Jimi: All By My Side (2013)
Rating (out of five) BB
Credit – Curzon Artificial Eye
Capturing the essence of a real-life star on film is a tough call, especially when the subject matter is open to interpretation and conjecture. Therein perhaps lies one of the issues with Jimi: All By My Side.
Jimi Hendrix was one of the most captivating and elusive stars of an era, still revered today as being at the forefront of a generational shift in musical trends. He made guitars sound like nobody ever had before and his funk-infused rock still illuminates and thrills. As a personality, he was troubled by drink and drugs and could become violent.
That violence manifests itself in a key scene which never actually happened, according to a report by The Guardian. Andre Benjamin, otherwise excellent as the protagonist, beats his girlfriend, played by Christopher Robin actress Hayley Atwell, with a telephone receiver, it’s a troubling scene doubtless included to show the flipside of the artist’s public persona, but it is claimed it is false; it never happened.
Once you begin to tear down the truth from the film, the illusion of this being a portrayal of a real living legend begins to fade and what is left in its place is a somewhat dour story that cannot be entirely trusted to remain true to fact.
The problems don’t end there; the filmmakers weren’t able to obtain rights to songs he wrote and as such Rolling Stone tells how instead the film boasts songs he performed in London during 1966 and 1967. The sixties-inspired visuals cannot do justice to the man without an accompaniment of his music; in practice, it barely works but in theory it’s an absurd piece of filmmaking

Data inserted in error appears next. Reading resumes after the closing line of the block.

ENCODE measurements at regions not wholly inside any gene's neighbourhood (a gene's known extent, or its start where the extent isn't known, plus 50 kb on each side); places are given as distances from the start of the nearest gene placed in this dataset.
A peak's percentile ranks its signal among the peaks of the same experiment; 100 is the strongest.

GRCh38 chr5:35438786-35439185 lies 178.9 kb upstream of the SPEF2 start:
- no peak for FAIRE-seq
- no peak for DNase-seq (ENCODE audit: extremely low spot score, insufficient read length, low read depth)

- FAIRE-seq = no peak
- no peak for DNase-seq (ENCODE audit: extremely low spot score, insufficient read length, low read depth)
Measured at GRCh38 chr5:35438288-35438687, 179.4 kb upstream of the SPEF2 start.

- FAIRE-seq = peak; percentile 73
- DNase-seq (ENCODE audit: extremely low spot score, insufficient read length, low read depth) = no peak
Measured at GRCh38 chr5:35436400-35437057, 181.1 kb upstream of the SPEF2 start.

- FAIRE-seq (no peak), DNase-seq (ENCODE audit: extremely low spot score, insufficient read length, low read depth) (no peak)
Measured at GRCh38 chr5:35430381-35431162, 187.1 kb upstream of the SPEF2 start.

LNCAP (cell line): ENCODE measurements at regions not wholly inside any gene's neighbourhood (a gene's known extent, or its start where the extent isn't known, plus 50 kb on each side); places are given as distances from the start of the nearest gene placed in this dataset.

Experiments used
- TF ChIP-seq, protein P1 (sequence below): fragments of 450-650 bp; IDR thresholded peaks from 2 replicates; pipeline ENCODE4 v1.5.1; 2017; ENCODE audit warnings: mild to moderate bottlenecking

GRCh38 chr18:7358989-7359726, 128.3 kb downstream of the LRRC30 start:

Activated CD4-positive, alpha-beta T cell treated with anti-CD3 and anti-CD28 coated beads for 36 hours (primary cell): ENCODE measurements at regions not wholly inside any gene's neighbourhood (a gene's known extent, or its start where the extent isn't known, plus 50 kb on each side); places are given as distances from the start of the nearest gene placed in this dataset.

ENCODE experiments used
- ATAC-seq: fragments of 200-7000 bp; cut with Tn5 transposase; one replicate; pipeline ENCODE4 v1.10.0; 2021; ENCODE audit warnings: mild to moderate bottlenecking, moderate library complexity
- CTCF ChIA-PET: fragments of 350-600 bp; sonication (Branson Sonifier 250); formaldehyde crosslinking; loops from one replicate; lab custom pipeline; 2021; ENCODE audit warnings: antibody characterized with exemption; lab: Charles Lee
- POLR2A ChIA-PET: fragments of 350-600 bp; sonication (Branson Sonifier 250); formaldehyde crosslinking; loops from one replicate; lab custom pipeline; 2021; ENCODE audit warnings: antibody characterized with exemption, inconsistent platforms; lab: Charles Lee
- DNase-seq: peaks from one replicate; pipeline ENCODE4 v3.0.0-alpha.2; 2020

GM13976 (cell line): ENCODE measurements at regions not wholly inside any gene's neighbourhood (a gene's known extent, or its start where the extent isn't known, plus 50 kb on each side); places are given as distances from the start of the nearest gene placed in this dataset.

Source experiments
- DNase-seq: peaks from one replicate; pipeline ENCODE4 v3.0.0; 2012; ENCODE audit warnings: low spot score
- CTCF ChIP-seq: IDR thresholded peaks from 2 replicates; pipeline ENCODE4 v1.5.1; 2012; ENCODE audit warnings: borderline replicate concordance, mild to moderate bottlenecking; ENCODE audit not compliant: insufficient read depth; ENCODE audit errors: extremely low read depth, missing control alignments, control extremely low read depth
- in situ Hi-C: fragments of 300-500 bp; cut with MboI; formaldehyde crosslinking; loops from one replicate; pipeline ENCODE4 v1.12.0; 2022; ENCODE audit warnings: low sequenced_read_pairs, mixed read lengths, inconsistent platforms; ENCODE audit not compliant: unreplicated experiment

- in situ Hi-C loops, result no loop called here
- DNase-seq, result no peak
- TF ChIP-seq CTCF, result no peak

Whilst this biopic has its moments, not least the performance of Benjamin who puts in a performance Hendrix would surely have approved of, it isn’t something that will satisfy hardcore Hendrix fans. With such an impressive legacy and influence that has spread throughout modern-day music, Hendrix fans are perhaps going to be better served not by this often dour depiction of his early years, but instead by the recently released Albert Hall footage, described by TGF as one of the most anticipated treasures in musical history.
Jimi Hendrix continues to inspire and excite and a thirst for media connected to the star means he keeps on popping up in films and games. Old recordings of his music keep being found and given makeovers and he features in online slot games too. The Jimi Hendrix slot game on digital platform Foxy Games is a title dedicated to the music legend and includes iconography that reflects the star, including artwork from his albums. That commitment to bringing to life his work through showing his work is where Jimi: All By My Side falls down.
Sadly, it tries hard to depict his take on issues such as racial inequality and his battles against his demons, but average scripting and a focus on style rather than substance ultimately leave this as little more than a weak attempt to cash in on his fame.
Directed by John Ridley
Screenplay by John Ridley
Cinematography by Robert J. Bronner
Produced by Danny Bramson, Anthony Burns, Jeff Culotta, Brandon Freeman, Tristan Lynch, Sean McKittrick, Nigel Thomas
Music by Danny Bramson
Film Editing by Hank Corwin, Chris Gill